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Adherence to oral anticoagulant therapy in secondary stroke prevention – impact of the novel oral anticoagulants

Overview of attention for article published in Patient preference and adherence, November 2015
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58 Mendeley
Title
Adherence to oral anticoagulant therapy in secondary stroke prevention – impact of the novel oral anticoagulants
Published in
Patient preference and adherence, November 2015
DOI 10.2147/ppa.s88994
Pubmed ID
Authors

Pfeilschifter, Sebastian Luger, Carina Hohmann, Daniela Niemann, Peter Kraft, Ignaz Gunreben, Tobias Neumann-Haefelin, Christoph Kleinschnitz, Helmuth Steinmetz, Christian Foerch

Abstract

Oral anticoagulant therapy (OAT) potently prevents strokes in patients with atrial fibrillation. Vitamin K antagonists (VKA) have been the standard of care for long-term OAT for decades, but non-VKA oral anticoagulants (NOAC) have recently been approved for this indication, and raised many questions, among them their influence on medication adherence. We assessed adherence to VKA and NOAC in secondary stroke prevention. All patients treated from October 2011 to September 2012 for ischemic stroke or transient ischemic attack with a subsequent indication for OAT, at three academic hospitals were entered into a prospective registry, and baseline data and antithrombotic treatment at discharge were recorded. At the 1-year follow-up, we assessed the adherence to different OAT strategies and patients' adherence to their respective OAT. We noted OAT changes, reasons to change treatment, and factors that influence persistence to the prescribed OAT. In patients discharged on OAT, we achieved a fatality corrected response rate of 73.3% (n=209). A total of 92% of these patients received OAT at the 1-year follow-up. We observed good adherence to both VKA and NOAC (VKA, 80.9%; NOAC, 74.8%; P=0.243) with a statistically nonsignificant tendency toward a weaker adherence to dabigatran. Disability at 1-year follow-up was an independent predictor of lower adherence to any OAT after multivariate analysis, whereas the choice of OAT did not have a relevant influence. One-year adherence to OAT after stroke is strong (>90%) and patients who switch therapy most commonly switch toward another OAT. The 1-year adherence rates to VKA and NOAC in secondary stroke prevention do not differ significantly between both therapeutic strategies.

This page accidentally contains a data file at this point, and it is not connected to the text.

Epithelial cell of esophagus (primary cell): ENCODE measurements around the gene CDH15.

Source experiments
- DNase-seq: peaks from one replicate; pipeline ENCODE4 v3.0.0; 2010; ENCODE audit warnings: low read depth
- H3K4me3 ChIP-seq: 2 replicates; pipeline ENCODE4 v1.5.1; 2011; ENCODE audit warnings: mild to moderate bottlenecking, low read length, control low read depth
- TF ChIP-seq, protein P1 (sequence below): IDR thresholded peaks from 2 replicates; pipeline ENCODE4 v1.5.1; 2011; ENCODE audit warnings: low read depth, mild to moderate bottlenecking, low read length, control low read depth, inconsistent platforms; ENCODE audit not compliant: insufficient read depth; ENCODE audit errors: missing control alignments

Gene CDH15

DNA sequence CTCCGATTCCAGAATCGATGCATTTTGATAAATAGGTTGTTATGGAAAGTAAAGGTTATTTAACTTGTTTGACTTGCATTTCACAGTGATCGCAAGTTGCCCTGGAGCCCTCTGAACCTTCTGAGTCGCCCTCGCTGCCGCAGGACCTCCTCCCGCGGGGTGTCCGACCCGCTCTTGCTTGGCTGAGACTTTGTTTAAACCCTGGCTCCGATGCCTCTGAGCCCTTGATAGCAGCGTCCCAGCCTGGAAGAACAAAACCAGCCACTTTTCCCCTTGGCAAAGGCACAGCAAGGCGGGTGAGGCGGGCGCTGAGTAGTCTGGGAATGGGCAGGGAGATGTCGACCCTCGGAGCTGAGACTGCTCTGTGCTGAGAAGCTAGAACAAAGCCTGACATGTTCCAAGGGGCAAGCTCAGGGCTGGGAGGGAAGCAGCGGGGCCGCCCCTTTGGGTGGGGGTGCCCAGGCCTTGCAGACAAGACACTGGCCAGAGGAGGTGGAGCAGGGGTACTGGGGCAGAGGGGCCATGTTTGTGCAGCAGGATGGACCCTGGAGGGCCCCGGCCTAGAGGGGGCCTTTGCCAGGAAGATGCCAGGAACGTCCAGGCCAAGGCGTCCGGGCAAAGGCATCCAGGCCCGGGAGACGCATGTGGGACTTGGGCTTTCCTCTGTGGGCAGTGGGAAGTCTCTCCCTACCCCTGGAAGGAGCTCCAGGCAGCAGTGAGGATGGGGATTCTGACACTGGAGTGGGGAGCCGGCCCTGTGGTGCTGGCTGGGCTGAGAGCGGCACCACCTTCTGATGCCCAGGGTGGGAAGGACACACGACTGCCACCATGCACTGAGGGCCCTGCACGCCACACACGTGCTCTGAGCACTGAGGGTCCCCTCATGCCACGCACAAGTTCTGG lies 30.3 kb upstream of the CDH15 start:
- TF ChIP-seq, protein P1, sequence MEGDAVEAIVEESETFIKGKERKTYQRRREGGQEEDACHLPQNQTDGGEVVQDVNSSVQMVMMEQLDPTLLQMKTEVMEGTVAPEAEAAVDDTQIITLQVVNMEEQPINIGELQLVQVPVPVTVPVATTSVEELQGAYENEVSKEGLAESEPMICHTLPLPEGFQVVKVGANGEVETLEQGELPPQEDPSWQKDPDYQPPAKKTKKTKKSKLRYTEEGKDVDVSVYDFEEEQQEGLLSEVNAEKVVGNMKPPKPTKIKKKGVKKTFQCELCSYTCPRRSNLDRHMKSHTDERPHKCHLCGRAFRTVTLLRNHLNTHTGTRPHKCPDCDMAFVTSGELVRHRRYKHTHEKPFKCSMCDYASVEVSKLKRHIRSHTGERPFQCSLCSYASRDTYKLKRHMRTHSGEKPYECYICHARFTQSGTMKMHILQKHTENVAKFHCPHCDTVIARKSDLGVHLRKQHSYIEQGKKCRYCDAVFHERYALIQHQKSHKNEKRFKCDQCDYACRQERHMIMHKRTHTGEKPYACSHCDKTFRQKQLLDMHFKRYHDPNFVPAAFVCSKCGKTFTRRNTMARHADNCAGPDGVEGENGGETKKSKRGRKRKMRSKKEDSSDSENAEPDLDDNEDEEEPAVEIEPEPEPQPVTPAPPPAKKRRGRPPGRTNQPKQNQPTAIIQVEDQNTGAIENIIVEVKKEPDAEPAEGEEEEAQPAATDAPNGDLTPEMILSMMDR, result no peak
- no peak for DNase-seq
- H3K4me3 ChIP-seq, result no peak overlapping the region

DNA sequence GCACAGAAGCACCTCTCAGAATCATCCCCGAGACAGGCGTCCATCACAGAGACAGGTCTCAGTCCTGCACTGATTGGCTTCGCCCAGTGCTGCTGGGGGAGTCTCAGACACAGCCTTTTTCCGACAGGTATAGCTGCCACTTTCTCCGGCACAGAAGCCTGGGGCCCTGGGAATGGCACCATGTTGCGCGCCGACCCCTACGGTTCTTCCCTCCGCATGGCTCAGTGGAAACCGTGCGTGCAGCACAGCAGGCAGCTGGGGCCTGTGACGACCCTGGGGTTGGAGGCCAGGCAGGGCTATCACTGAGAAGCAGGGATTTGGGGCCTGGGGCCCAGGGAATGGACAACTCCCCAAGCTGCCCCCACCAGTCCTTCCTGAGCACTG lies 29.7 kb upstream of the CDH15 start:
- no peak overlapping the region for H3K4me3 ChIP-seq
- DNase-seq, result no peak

Twitter Demographics

The data shown below were collected from the profile of 1 tweeter who shared this research output. Click here to find out more about how the information was compiled.

Mendeley readers

The data shown below were compiled from readership statistics for 58 Mendeley readers of this research output. Click here to see the associated Mendeley record.

Geographical breakdown

Country Count As %
Slovenia 1 2%
Italy 1 2%
Ireland 1 2%
Unknown 55 95%

Demographic breakdown

Readers by professional status Count As %
Student > Ph. D. Student 14 24%
Student > Bachelor 12 21%
Student > Master 10 17%
Researcher 6 10%
Student > Postgraduate 5 9%
Other 11 19%
Readers by discipline Count As %
Medicine and Dentistry 32 55%
Pharmacology, Toxicology and Pharmaceutical Science 11 19%
Agricultural and Biological Sciences 3 5%
Unspecified 3 5%
Neuroscience 2 3%
Other 7 12%

Attention Score in Context

This research output has an Altmetric Attention Score of 1. This is our high-level measure of the quality and quantity of online attention that it has received. This Attention Score, as well as the ranking and number of research outputs shown below, was calculated when the research output was last mentioned on 24 November 2015.
All research outputs
#4,884,892
of 6,602,221 outputs
Outputs from Patient preference and adherence
#540
of 677 outputs
Outputs of similar age
#169,711
of 249,611 outputs
Outputs of similar age from Patient preference and adherence
#40
of 44 outputs
Altmetric has tracked 6,602,221 research outputs across all sources so far. This one is in the 14th percentile – i.e., 14% of other outputs scored the same or lower than it.
So far Altmetric has tracked 677 research outputs from this source. They receive a mean Attention Score of 3.4. This one is in the 9th percentile – i.e., 9% of its peers scored the same or lower than it.
Older research outputs will score higher simply because they've had more time to accumulate mentions. To account for age we can compare this Altmetric Attention Score to the 249,611 tracked outputs that were published within six weeks on either side of this one in any source. This one is in the 20th percentile – i.e., 20% of its contemporaries scored the same or lower than it.
We're also able to compare this research output to 44 others from the same source and published within six weeks on either side of this one. This one is in the 4th percentile – i.e., 4% of its contemporaries scored the same or lower than it.